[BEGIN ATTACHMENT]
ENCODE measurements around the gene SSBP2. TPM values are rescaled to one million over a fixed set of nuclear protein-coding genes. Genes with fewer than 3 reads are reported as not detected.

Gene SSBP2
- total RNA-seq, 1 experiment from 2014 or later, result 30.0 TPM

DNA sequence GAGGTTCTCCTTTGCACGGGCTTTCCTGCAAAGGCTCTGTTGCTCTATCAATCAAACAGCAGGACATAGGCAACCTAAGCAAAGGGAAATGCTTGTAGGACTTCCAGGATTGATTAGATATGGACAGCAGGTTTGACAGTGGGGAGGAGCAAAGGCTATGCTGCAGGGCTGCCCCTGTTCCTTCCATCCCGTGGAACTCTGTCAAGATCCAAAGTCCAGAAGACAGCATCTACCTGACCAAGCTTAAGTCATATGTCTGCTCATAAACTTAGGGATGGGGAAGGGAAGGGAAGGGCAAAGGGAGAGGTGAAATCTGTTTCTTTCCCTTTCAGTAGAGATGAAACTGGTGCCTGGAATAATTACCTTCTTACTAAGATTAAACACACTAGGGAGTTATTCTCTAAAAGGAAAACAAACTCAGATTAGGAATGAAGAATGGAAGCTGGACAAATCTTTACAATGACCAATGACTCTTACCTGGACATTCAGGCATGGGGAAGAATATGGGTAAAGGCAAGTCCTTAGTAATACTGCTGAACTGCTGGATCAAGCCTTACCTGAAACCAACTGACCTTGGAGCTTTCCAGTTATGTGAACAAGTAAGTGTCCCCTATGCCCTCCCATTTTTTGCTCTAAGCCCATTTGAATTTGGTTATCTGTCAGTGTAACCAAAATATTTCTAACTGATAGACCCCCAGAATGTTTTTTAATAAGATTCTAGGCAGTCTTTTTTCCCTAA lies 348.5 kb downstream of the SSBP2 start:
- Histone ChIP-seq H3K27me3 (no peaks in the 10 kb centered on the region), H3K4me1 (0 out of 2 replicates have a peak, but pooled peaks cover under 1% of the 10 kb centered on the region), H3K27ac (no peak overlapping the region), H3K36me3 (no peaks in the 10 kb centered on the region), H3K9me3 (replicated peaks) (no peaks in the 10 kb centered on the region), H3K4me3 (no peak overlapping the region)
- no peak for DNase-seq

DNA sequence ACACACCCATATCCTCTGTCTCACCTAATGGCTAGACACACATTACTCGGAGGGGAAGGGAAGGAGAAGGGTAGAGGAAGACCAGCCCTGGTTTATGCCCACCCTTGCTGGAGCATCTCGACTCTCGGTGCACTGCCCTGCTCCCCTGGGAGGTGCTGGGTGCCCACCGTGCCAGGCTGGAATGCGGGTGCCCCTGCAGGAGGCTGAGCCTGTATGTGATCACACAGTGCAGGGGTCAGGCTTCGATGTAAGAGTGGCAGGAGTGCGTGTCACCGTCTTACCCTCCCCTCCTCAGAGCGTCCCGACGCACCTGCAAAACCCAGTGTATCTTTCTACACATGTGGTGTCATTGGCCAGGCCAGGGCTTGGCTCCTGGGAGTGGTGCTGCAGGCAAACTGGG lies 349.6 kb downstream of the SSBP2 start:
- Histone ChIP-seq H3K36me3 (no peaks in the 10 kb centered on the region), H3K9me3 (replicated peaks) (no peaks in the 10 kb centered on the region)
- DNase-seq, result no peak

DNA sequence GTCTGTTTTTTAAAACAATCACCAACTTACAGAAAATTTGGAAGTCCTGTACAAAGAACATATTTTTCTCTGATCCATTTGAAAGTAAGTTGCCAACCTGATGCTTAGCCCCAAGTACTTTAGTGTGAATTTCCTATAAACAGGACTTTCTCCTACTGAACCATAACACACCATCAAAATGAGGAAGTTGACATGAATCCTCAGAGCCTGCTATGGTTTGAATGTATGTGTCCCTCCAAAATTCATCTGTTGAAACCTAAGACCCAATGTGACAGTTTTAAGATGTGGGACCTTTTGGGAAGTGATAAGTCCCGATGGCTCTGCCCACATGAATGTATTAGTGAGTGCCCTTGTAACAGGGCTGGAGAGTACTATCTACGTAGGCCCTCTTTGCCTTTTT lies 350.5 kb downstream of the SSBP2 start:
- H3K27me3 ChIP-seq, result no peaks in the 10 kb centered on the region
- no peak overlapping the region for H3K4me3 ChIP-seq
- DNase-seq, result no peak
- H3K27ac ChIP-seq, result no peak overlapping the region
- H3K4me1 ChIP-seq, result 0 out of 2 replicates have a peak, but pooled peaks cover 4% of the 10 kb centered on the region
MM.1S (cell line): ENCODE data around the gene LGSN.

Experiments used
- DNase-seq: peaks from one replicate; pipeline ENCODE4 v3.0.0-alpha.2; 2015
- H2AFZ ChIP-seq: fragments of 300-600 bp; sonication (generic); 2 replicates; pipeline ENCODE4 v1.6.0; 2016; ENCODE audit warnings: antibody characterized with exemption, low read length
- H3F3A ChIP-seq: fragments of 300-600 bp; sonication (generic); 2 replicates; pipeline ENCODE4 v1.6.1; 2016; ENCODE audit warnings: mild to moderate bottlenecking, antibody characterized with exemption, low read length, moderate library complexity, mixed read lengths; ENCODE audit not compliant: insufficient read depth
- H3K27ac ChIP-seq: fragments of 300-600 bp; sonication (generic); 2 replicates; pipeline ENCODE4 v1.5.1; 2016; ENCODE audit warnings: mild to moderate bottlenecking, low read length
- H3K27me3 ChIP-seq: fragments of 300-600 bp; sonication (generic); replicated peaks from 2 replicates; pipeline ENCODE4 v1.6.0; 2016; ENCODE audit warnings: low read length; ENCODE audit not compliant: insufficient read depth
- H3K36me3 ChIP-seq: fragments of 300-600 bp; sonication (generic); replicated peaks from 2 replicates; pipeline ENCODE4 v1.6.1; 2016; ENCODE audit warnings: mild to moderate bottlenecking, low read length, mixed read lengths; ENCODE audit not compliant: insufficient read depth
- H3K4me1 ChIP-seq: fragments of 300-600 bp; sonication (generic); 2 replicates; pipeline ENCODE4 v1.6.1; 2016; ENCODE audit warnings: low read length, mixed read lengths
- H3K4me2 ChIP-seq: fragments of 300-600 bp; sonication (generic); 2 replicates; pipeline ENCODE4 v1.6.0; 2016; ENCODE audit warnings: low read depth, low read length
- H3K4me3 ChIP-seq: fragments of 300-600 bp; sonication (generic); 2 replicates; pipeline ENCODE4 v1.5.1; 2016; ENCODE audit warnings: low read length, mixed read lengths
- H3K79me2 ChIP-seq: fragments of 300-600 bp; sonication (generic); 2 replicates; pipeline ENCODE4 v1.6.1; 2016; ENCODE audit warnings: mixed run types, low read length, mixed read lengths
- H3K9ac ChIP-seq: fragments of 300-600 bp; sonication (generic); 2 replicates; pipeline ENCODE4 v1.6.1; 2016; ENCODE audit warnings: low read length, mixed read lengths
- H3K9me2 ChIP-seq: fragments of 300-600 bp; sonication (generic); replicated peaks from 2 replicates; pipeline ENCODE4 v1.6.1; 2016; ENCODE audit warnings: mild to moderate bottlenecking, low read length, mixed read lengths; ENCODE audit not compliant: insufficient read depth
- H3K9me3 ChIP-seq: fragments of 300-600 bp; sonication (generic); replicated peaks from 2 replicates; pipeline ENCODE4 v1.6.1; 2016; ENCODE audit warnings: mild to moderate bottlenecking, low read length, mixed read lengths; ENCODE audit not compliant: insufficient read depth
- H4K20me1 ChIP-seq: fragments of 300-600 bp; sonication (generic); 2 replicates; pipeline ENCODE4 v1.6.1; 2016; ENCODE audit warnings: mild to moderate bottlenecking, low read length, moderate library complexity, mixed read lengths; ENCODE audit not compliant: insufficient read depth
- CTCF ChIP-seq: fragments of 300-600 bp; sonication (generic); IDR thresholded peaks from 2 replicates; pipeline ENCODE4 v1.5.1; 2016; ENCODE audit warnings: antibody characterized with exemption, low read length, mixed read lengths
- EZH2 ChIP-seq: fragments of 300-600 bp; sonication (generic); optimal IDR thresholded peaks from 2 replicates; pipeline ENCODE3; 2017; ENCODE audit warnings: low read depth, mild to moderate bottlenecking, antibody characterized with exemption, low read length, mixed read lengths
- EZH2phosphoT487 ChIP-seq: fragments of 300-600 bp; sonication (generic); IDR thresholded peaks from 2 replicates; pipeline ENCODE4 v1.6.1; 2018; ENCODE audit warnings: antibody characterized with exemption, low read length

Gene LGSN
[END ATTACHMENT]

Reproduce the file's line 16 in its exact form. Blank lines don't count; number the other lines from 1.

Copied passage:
MM.1S (cell line): ENCODE data around the gene LGSN.